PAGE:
Additional Notes - Reimagine Yourself
Original Article - Reimagine Yourself.
I don’t remember how old I was when I read that story about the violin player. I think it might have been when I was still in high-school. It really captured my imagination back then because the whole thing sounds like magic. I remember that many have commented on the story, claiming that science shows that mental imagery can almost completely replace physical workouts. I knew that it could not be that good but I was young and dumb then, somewhere inside I kind of hoped it was true.
For a week after reading that story, every person I met had to listen to me talk about it for a while. Even after I stopped bothering people with it, I still thought about it every once in a while. With the passing of time, I looked at it from a more skeptical point of view. I always figured that one day I would try to look it up again and also see what science has to say about this.
From what I’ve seen, mental imagery is a big thing in psychology. I did not dig too deep into that, the idea of using MI for diagnosis and other medicinal aids was a bit of a read on its own. I’ve seen more papers in the subject from recent years than previous years, I’m hoping this means that this gets a lot of scientific attention.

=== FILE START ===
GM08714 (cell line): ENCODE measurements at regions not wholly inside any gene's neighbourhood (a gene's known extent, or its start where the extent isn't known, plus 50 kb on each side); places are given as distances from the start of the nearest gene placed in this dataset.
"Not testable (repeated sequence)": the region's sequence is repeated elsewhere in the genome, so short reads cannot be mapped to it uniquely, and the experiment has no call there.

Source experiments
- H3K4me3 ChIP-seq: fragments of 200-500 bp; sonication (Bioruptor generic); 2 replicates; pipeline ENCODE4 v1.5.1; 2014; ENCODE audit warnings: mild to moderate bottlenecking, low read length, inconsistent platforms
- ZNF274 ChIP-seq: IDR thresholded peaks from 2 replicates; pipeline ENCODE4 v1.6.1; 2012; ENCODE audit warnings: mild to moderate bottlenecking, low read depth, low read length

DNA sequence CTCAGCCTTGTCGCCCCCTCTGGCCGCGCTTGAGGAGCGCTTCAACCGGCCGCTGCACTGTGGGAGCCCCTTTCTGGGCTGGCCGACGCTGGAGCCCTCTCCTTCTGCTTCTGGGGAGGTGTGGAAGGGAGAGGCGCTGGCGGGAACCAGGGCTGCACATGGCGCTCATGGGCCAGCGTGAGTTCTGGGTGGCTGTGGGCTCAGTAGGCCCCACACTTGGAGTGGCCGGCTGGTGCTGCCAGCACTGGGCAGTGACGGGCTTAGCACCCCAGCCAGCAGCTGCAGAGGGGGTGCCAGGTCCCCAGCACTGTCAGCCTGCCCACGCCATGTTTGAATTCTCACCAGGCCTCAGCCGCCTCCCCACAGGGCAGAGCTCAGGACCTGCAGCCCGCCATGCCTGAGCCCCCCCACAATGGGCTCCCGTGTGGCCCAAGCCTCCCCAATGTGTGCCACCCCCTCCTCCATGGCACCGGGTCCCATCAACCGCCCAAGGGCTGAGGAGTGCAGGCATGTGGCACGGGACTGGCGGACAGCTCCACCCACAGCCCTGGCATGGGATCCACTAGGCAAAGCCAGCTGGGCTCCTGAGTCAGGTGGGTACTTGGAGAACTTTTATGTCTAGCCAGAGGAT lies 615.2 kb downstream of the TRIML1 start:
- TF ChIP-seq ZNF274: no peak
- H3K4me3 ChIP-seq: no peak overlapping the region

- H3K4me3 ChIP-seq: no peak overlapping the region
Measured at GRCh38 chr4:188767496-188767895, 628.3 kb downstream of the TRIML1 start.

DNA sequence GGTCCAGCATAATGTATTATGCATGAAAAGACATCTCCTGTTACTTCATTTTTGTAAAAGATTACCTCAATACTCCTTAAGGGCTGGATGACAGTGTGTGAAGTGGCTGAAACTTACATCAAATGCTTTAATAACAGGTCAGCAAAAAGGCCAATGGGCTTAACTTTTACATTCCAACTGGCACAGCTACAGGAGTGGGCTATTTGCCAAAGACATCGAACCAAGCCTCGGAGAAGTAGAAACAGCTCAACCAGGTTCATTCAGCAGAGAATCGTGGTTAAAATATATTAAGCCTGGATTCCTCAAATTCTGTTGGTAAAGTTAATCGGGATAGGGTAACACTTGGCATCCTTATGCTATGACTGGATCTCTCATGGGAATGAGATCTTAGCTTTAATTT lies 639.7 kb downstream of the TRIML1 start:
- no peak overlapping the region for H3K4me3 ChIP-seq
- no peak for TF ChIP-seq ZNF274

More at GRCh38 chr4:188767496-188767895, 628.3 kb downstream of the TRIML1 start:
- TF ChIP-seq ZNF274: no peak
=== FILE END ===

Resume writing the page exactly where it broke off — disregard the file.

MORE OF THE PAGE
There are also a lot of articles about using MI for sports, it has a lot of supporters. This has all inspired me to try it for myself. Every time I get a few minutes off or before I go to sleep, I use every bit of mental power I possess to imagine me holding a video-game controller, and I practice my technique. This is the closest thing I do to sport.
The two papers that I’ve talked about in the article are both very interesting. Obviously, they go into everything in much more detail than I did, and their conclusions are worth reading. They also shed some light on taking and using hand-grip strength measurements, which seems to be charmingly simple and reliable. I’ll link them here again.
- The power of the mind: the cortex as a critical determinant of muscle strength/weakness - Brian C. Clark, Niladri K Mahato, Masato Nakazawa, Timothy D. Law, James S. Thomas - 2014.
- Grip Strength Is Associated With Cognitive Performance in Schizophrenia and the General Population: A UK Biobank Study of 476,559 Participants - Joseph Firth, Brendon Stubbs, Davy Vancampfort, Josh A. Firth, Mathew Large, Simon Rosenbaum, Mats Hallgren, Philip B Ward, Jerome Sarris, Alison R Yung. 2018.